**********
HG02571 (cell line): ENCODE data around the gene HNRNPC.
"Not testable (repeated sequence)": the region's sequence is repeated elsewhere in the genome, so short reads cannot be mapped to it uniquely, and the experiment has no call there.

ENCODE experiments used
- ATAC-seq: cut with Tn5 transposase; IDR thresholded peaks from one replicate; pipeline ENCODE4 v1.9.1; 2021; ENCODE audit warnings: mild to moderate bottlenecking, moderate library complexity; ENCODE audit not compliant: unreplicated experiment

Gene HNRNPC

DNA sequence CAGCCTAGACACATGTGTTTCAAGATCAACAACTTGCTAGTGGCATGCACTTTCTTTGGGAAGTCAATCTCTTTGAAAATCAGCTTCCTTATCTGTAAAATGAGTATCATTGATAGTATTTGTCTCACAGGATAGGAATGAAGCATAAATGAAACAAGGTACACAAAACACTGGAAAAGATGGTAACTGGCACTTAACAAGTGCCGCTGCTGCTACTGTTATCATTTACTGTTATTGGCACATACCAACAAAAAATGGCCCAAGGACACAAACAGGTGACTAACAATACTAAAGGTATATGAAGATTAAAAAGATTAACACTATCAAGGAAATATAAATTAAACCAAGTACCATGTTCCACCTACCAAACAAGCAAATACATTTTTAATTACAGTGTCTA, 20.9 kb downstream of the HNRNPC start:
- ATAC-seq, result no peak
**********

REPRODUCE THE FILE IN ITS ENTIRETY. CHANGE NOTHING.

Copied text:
HG02571 (cell line): ENCODE data around the gene HNRNPC.
"Not testable (repeated sequence)": the region's sequence is repeated elsewhere in the genome, so short reads cannot be mapped to it uniquely, and the experiment has no call there.

ENCODE experiments used
- ATAC-seq: cut with Tn5 transposase; IDR thresholded peaks from one replicate; pipeline ENCODE4 v1.9.1; 2021; ENCODE audit warnings: mild to moderate bottlenecking, moderate library complexity; ENCODE audit not compliant: unreplicated experiment

Gene HNRNPC

DNA sequence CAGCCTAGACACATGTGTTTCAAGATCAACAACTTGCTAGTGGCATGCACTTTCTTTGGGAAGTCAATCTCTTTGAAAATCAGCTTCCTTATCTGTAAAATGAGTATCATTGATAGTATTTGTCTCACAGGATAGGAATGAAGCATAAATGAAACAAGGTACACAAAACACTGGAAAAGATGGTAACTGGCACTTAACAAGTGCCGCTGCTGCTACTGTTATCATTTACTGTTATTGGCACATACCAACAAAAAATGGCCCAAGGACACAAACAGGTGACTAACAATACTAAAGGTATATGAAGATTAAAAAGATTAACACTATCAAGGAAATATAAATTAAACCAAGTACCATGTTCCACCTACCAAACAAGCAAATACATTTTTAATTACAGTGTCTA, 20.9 kb downstream of the HNRNPC start:
- ATAC-seq, result no peak